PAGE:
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Eat like an Egyptian

We are still fascinated by all things Egyptian.

Sultry Cleopatra, as embodied by Elizabeth Taylor, or not, with asp or Richard Burton variously clutched to ample bosom. Strangely-bearded pharaohs. The sublime and mysterious Sphinx. Even the pyramids themselves, as monumental reality or compelling symbol.

(Check out the back of the next US dollar bill you find in your hip pocket. That pyramid with the disembodied eyeball floating above comprises one side of the Great Seal of the United States, thanks at least in part to George Washington’s status as a Freemason.)

Even the Bangles’ 1980s hit, "Walk Like an Egyptian", speaks to, or is that sings to that magical mystical place lined with kohl and gold and myrrh where the imagined exotic Egypt resides.

You don’t have to be an Edward Said buff to notice that, unlike Saddam’s gaunt face and all other things Muslim posed as terrifying in our post-9/11 world, Egypt doesn’t suffer from the same bad PR in "western" consciousness as does the "Middle" and even "Far" East.

At least part of the reason, or fault if you want something to blame, is that as Orientalism evolved in Europe in the early 1800s, Egypt straddled a special sort of schizophrenic place in the average colonial European mindset. It was far enough away, both literally and symbolically, to be romanticized as tantalizing and exotic, yet close enough to be similar and somewhat familiar, ergo not so strange and scary. It was also apparent that ancient Egypt had a pretty cool (read: advanced) civilization, and so it was adopted as a good and powerful thing to align yourself with, much like ancient Greece or Rome.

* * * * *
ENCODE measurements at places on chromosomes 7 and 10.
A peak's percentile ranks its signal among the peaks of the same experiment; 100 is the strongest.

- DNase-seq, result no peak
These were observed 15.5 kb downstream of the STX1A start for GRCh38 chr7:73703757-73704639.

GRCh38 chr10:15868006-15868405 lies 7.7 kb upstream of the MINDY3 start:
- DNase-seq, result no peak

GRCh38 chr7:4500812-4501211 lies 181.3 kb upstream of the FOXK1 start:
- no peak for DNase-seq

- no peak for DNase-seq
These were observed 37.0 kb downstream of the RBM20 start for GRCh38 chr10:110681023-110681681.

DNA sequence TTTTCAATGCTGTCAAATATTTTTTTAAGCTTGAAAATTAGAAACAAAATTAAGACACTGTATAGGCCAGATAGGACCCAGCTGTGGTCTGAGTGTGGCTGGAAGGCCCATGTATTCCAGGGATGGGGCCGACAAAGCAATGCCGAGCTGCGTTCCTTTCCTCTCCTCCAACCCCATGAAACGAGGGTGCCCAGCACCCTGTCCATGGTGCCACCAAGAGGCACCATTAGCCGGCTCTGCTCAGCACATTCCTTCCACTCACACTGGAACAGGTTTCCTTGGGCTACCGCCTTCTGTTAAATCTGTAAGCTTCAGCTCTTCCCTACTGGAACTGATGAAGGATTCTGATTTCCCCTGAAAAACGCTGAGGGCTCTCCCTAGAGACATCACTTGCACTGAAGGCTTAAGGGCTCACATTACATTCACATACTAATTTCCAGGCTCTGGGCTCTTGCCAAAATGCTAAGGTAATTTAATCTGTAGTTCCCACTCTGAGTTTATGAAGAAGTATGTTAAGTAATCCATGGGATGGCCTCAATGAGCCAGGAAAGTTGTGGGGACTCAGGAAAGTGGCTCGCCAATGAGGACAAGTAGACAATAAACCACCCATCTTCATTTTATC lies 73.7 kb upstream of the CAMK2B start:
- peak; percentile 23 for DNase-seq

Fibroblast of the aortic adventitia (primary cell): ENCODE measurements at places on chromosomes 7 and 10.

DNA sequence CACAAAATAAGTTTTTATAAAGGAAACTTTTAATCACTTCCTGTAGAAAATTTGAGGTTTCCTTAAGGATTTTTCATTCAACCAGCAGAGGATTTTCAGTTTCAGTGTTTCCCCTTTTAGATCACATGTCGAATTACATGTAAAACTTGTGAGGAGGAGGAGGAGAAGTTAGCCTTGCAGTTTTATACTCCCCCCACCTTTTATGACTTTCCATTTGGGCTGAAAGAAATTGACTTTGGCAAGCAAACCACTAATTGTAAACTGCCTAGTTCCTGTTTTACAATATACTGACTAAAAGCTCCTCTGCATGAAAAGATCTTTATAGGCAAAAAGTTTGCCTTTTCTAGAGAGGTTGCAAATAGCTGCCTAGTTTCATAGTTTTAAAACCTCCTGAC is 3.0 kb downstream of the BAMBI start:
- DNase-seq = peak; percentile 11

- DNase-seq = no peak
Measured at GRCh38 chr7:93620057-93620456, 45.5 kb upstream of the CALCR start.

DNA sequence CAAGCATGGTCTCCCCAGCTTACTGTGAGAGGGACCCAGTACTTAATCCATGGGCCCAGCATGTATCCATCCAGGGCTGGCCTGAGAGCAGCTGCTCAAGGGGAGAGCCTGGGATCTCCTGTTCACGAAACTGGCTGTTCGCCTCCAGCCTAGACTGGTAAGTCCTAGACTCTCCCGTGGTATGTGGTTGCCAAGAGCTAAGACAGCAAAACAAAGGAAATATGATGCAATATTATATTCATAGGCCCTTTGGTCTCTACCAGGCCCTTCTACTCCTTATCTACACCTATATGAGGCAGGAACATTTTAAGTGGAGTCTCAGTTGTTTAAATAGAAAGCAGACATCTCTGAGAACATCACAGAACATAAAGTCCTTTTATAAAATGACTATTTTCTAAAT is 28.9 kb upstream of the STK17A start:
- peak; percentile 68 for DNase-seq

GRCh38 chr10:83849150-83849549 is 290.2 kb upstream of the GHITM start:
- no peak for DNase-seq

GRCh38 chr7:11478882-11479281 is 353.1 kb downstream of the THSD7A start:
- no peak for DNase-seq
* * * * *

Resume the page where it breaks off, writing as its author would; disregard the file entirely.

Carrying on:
All of this has not been lost on the good folks at the British Museum, originators of the "Eternal Egypt" exhibit featured at the Royal BC Museum in Victoria until October 31. One good example of the strange-but-familiar spot Egypt occupies in our consciousness is the food stall the equally good folks at the Royal BC Museum created as part of the Egyptian marketplace.

The shopping list for food to replicate from the 3,000-year period covered by the exhibit includes everything from pomegranates and figs to flatbread, fish and fowl. In fact, other than a few exceptions such as your basic ibex and gazelles, it looks much like your own shopping list for the week.

Lettuce, leeks, garlic, onions (if you have any spares, use them in your next mummification to fill the hollows where the eyeballs once were), grapes, cukes, cabbage, olives (which were imported, just as they are today), honey, salt, milk, butter cheese, eggs, vegetable oil galore from sesame to flax, and a variety of meat, from beef to pork and mutton. Don’t forget the spices, including cinnamon, coriander, cumin, dill, fennel, marjoram, mustard, and thyme. And of course, the wine and beer.

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